Another aspect of comics that, according to Castle (2010), make them good tools for therapy is that through the use of archetypical characters, the comic story allows clients/students to project. Projection is when clients unconsciously apply a problem behavior to someone else. Narrative therapy requires the client/student to externalize a problem by naming it in the narrative (Wikipedia, 2016). Castle (2010) writes, “The goal of externalizing conversations is to help assist the client to view the problem as the problem and not as part of their identity” (p. 33). This practice teaches the client that the problem is not part of his/her facticity. Rather, it is a separate entity, so the person is able to transcend the problem. By creating an archetypical character upon which to project the problem, the student or client can clearly externalize it, make it the antagonist of the story, and figure out ways to have a more successful character arc for the hero (the client’s own character in the story). Graphic novels and comics can do this perhaps better than traditional story narratives because seeing the externalized problem in an actual form may reinforce the problem as a separate entity.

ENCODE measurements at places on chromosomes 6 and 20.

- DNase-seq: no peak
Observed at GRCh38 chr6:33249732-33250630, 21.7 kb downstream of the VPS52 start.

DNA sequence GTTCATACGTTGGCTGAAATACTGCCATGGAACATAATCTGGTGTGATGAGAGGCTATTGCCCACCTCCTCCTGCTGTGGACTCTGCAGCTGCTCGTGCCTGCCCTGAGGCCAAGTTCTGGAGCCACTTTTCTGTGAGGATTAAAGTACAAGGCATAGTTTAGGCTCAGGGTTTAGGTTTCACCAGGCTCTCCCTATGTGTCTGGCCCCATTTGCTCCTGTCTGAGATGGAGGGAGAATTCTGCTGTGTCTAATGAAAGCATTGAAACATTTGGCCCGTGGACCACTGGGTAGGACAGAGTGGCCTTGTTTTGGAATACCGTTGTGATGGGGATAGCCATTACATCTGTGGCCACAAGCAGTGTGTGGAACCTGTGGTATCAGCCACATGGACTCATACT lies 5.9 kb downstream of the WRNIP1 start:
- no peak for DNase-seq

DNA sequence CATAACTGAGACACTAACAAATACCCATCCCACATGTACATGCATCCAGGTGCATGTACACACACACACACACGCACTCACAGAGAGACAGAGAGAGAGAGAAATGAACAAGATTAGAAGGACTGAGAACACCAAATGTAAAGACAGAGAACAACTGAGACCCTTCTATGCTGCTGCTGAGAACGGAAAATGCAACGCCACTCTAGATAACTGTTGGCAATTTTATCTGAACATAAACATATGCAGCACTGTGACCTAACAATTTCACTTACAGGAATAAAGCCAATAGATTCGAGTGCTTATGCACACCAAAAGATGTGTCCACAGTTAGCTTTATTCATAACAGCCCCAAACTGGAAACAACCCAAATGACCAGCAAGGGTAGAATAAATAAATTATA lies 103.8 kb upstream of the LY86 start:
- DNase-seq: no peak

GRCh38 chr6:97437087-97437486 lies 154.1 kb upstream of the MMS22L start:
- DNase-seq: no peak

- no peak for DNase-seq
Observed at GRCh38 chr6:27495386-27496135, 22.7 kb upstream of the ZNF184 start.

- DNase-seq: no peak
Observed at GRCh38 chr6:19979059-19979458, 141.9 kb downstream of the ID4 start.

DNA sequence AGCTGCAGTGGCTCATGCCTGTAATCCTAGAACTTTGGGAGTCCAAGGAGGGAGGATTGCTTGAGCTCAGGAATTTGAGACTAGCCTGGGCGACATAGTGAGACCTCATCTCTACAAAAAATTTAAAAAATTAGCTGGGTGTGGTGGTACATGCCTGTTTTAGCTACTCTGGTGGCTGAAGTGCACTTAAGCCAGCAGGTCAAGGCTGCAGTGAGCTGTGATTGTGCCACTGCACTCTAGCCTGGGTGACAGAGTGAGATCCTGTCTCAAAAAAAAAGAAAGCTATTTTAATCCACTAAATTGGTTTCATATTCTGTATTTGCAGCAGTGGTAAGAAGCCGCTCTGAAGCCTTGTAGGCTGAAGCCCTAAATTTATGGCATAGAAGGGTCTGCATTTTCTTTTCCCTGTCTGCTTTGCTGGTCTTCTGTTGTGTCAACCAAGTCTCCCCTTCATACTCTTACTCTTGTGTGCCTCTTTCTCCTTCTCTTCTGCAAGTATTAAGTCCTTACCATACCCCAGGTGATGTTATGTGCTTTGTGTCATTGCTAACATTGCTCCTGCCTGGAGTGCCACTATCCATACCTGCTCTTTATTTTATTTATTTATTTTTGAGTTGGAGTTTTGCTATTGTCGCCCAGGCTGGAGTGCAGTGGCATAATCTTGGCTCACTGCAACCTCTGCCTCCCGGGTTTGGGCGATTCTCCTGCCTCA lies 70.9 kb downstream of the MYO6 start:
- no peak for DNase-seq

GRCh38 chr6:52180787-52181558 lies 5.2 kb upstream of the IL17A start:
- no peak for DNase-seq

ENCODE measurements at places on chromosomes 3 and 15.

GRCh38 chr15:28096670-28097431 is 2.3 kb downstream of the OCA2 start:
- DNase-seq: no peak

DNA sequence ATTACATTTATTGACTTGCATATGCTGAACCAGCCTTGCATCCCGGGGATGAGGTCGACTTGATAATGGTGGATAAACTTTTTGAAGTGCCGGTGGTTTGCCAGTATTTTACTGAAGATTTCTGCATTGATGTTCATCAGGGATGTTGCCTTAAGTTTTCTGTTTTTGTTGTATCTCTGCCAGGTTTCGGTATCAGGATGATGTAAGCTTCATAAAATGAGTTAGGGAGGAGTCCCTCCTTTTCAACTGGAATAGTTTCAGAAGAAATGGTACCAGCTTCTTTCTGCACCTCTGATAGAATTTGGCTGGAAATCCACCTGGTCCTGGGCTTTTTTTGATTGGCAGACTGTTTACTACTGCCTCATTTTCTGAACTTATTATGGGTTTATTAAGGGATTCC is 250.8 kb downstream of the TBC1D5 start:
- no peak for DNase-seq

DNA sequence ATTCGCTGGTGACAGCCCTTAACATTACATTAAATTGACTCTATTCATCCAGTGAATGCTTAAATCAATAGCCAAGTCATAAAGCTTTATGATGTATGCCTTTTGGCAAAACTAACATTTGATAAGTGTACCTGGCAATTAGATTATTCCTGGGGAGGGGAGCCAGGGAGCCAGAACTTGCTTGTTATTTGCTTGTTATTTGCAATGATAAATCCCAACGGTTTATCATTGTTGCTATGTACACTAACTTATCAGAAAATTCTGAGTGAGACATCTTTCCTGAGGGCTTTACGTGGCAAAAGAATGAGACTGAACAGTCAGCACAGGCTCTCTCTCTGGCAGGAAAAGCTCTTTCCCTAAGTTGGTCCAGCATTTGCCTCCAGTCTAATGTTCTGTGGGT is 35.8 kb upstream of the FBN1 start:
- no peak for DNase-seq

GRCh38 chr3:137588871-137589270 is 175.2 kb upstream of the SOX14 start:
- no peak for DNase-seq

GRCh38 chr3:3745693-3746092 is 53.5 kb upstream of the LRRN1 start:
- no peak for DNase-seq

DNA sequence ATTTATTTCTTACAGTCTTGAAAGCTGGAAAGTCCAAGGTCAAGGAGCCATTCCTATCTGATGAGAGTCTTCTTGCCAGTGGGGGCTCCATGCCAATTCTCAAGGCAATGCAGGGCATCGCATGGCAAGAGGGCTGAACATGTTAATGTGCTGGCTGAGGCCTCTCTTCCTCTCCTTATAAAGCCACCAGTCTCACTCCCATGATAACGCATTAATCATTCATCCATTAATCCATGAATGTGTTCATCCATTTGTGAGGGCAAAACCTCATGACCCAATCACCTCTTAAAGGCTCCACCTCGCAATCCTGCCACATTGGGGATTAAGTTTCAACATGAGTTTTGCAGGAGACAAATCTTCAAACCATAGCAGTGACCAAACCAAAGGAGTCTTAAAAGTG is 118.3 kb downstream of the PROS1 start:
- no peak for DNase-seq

As for using sequential art with gifted children and adults, there is already a wide body of studies that show that giftedness is often manifested in creativity and visual-spatial intelligence in addition to the linguistic intelligence required for creating a traditional narrative. Sequential art forms allow for more creative expression of the narrative regardless of whether or not the student has specific art talent. Gifted students who have synesthesia may experience emotions through colors, which may be another benefit of graphic forms over traditional stories. Furthermore, since comic book art can be as simple as line drawings or as complicated as the visual storyteller likes, the gifted child who lacks artistic talent or the twice-exceptional child with dysgraphia may not be challenged by or intimidated by simple sketching in the same way that other forms of art therapy (painting, drawing, sculpture, etc.) may. Castle (2010) writes, “Having clients project issues on the table in front of them using Sequential Art may help them communicate in a simple, direct, but non-threatening way” (p. 40). If a gifted child finds the art or the writing threatening, then s/he may be unwilling to participate in the therapy. Therefore, telling the narrative visually using sequential art may remove that obstacle.